The Salon Doré, a period room at the Legion of Honor, has a long and busy history, most of which has now been uncovered by the Fine Arts Museums of San Francisco’s team of curators, architectural historians, and restorers.
When it reopens on April 5 all will be revealed, from the salon’s origins at the Hôtel de La Trémoille in Paris during the reign of Louis XVI to its installation as a ballroom in a California home, to its eventual arrival at the Legion of Honor in 1959, donated by Mr. and Mrs. Richard Rheem. The elaborate renovation, including the preservation of the boiserie originally installed in 1781, is amply documented on the Legion of Honor’s website. What is equally impressive is the ultimate goal of the project–to allow visitors of the twenty-first century to get both a visceral and intellectual sense of how social life was conducted in an aristocratic environment during the eighteenth century. A salon de compagnie was designed to receive guests and invite conversation; it was meant for music and games and its elaborate rituals are embedded in everything from the arrangement of chairs to the quality of the lighting. Said to be one of the four finest French period rooms in an American museum, the Salon Doré will be distinguished by having all the appropriate furnishings as well as lighting that creates the impression and atmosphere of candlelight.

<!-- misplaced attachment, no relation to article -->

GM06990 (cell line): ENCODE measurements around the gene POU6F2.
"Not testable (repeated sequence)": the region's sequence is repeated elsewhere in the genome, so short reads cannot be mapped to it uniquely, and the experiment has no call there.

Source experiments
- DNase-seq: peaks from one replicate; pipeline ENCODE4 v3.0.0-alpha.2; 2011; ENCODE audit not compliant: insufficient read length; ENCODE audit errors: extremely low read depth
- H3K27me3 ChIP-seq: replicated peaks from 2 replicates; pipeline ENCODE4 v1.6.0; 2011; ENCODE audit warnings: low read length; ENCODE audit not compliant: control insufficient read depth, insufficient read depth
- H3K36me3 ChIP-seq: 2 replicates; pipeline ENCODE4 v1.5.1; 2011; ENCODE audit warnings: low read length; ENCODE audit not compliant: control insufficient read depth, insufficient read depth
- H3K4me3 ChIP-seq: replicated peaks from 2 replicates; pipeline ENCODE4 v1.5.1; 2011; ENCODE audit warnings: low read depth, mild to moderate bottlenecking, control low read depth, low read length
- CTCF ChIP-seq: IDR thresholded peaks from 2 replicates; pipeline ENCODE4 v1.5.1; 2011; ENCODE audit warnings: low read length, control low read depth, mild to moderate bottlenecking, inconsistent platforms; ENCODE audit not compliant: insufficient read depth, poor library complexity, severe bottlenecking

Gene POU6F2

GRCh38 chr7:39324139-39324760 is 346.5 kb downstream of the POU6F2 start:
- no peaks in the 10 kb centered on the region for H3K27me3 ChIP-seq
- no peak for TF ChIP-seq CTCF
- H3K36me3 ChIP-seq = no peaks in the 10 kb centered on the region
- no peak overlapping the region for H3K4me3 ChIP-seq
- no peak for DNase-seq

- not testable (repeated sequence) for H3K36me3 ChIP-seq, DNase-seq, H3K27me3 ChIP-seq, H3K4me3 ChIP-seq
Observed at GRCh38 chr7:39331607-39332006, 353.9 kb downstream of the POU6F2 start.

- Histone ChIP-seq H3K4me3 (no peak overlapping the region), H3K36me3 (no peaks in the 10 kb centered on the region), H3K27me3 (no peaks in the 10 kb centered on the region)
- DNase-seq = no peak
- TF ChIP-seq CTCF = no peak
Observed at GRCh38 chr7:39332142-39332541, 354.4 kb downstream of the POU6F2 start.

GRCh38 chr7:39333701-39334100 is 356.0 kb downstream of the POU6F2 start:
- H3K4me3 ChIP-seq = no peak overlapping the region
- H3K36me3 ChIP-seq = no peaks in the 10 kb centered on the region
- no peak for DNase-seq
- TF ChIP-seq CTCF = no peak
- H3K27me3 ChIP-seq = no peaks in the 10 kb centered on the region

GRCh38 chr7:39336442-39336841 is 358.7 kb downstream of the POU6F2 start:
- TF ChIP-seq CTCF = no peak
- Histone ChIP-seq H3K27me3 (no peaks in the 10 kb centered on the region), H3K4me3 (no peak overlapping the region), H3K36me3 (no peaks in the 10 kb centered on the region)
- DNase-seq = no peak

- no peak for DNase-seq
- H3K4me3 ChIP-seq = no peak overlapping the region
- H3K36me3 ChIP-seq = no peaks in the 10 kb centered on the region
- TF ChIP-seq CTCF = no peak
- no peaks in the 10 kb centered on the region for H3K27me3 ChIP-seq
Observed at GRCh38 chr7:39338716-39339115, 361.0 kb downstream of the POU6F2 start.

Salon Doré reopens April 5 • legionofhonor.famsf.org